2. The power control module as recited in claim 1, further comprising a current sensor situated in a current path extending from the first port to the second port and providing a sensor signal corresponding to a current flowing in the current path, wherein the control circuitry is further operable to cause the first isolation circuit to be in an open state when the sensor signal exceeds an over-current reference.
3. The power control module as recited in claim 1, further comprising a sense resistor coupled between the first isolation circuit and the second port, wherein the control circuitry is further operable to cause the first isolation circuit to be in an open state when a voltage across the sense resistor indicates an over-current condition.
4. The power control module as recited in claim 1, further comprising a temperature sensor operable to provide a temperature sensor signal corresponding to a temperature of the first isolation circuit, wherein the control circuitry is further operable to cause the first isolation circuit to be in an open state when the temperature sensor signal exceeds an over-temperature reference.
5. The power control module as recited in claim 1, further comprising a low pass filter having a differential input coupled between the first port and the second port, wherein the control circuitry is further operable to cause the first isolation circuit to be in an open state when a differential output of the low pass filter exceeds an over-temperature reference.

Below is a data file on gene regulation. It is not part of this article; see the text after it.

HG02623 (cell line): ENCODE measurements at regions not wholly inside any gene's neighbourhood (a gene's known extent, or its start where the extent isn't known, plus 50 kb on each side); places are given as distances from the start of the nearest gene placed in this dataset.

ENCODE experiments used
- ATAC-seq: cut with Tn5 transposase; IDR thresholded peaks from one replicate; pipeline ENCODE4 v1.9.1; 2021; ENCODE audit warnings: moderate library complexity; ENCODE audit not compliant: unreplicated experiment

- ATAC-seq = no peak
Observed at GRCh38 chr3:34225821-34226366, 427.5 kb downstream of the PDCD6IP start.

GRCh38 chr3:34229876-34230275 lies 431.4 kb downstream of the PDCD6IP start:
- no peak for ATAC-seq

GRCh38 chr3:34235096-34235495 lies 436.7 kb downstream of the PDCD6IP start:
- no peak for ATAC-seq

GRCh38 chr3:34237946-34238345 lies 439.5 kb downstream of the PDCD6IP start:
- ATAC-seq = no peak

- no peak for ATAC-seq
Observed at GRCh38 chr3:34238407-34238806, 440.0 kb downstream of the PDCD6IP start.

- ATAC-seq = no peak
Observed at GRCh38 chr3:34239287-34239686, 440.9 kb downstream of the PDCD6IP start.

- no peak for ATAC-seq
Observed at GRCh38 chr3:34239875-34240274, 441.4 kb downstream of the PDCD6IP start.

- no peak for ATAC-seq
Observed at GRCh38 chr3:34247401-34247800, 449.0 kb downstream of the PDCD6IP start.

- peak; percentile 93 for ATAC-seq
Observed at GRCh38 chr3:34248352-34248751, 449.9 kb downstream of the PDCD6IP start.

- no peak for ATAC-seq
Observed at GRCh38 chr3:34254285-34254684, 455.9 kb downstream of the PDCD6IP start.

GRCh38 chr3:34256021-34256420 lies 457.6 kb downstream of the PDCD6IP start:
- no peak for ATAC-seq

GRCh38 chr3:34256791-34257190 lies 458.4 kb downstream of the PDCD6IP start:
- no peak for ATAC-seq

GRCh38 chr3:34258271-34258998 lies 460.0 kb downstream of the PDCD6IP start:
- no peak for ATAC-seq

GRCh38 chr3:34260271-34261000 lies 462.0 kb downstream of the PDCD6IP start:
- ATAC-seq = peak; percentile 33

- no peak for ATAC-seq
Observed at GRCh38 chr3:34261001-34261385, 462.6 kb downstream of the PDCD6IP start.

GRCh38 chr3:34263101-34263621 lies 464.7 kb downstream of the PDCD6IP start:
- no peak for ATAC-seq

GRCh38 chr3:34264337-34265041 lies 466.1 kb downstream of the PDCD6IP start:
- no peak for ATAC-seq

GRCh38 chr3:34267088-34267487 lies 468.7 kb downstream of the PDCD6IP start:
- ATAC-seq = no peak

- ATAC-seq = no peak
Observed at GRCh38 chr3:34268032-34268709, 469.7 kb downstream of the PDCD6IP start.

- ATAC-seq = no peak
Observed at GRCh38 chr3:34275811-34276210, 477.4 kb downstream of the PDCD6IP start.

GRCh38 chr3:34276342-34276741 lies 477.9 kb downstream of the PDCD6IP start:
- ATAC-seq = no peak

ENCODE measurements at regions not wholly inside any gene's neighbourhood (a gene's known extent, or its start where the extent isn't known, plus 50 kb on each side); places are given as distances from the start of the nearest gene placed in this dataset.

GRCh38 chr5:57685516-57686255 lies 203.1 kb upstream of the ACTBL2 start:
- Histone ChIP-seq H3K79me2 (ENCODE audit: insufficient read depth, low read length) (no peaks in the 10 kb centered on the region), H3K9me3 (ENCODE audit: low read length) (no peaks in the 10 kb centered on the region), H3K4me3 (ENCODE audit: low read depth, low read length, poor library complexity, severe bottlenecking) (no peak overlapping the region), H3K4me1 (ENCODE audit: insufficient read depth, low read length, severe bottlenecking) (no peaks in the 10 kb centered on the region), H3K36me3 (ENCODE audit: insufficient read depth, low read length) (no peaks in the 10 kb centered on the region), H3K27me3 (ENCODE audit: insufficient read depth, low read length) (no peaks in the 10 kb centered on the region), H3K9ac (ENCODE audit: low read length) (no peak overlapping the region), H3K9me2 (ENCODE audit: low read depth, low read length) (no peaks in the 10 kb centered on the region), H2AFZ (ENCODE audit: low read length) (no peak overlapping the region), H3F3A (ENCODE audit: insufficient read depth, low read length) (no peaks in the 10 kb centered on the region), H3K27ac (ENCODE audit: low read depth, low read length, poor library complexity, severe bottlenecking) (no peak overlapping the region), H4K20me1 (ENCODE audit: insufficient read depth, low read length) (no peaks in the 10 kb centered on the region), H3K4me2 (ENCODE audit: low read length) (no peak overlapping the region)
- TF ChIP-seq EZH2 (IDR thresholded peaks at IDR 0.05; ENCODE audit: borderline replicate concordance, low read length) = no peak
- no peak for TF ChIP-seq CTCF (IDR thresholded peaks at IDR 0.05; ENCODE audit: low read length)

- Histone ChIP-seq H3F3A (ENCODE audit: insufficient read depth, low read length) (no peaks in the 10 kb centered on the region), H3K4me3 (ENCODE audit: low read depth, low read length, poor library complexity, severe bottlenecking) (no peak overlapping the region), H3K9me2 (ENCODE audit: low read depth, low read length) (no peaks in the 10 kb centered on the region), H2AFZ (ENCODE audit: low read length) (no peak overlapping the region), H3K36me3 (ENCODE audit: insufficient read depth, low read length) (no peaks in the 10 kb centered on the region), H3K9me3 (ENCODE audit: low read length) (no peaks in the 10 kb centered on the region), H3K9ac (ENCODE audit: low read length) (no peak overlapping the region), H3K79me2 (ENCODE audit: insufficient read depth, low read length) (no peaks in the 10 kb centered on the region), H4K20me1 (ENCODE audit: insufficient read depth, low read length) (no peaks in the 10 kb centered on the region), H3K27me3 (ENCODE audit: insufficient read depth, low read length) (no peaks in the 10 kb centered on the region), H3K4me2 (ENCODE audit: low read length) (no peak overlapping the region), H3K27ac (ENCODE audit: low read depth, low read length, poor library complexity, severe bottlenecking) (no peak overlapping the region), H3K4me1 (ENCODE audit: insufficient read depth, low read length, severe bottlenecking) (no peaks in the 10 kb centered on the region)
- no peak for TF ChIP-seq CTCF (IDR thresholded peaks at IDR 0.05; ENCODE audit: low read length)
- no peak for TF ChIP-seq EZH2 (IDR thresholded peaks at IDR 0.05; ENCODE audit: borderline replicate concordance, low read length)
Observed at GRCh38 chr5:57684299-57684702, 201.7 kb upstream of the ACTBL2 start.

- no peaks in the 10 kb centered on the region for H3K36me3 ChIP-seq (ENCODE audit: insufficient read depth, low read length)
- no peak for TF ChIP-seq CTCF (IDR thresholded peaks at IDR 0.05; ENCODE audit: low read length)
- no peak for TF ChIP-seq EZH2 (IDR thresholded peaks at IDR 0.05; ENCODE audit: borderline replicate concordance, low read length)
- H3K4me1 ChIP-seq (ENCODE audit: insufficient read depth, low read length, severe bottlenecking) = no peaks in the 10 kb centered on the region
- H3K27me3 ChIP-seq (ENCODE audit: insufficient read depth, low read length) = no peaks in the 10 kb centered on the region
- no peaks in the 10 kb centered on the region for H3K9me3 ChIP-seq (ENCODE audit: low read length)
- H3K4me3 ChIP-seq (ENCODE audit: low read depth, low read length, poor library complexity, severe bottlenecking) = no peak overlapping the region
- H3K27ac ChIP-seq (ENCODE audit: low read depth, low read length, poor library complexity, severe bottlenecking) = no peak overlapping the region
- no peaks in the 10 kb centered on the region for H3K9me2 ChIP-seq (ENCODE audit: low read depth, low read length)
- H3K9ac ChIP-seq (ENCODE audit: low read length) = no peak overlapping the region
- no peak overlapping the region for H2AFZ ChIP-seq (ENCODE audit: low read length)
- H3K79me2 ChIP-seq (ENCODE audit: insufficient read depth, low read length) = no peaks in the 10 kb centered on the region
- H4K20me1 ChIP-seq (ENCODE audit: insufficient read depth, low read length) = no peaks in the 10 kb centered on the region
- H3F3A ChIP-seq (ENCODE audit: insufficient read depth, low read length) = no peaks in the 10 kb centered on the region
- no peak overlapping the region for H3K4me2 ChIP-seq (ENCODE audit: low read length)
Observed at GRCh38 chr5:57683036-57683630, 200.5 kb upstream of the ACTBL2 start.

6. The power control module as recited in claim 5, wherein the over-temperature reference is inversely proportional to a current flowing in a current path extending from the first port to the second port.
7. The power control module as recited in claim 1, further comprising a power supply having an input for receiving the supply voltage from the host at the first port and an output for providing power to the control circuitry, the voltage booster, and the first driver.
8. The power control module as recited in claim 7, wherein the first isolation circuit, the power supply, the first driver, and the control circuitry are situated on an integrated circuit.
9. The power control module as recited in claim 7, wherein the power supply, the first driver, and the control circuitry are situated on an integrated circuit and the first isolation circuit is situated external to the integrated circuit.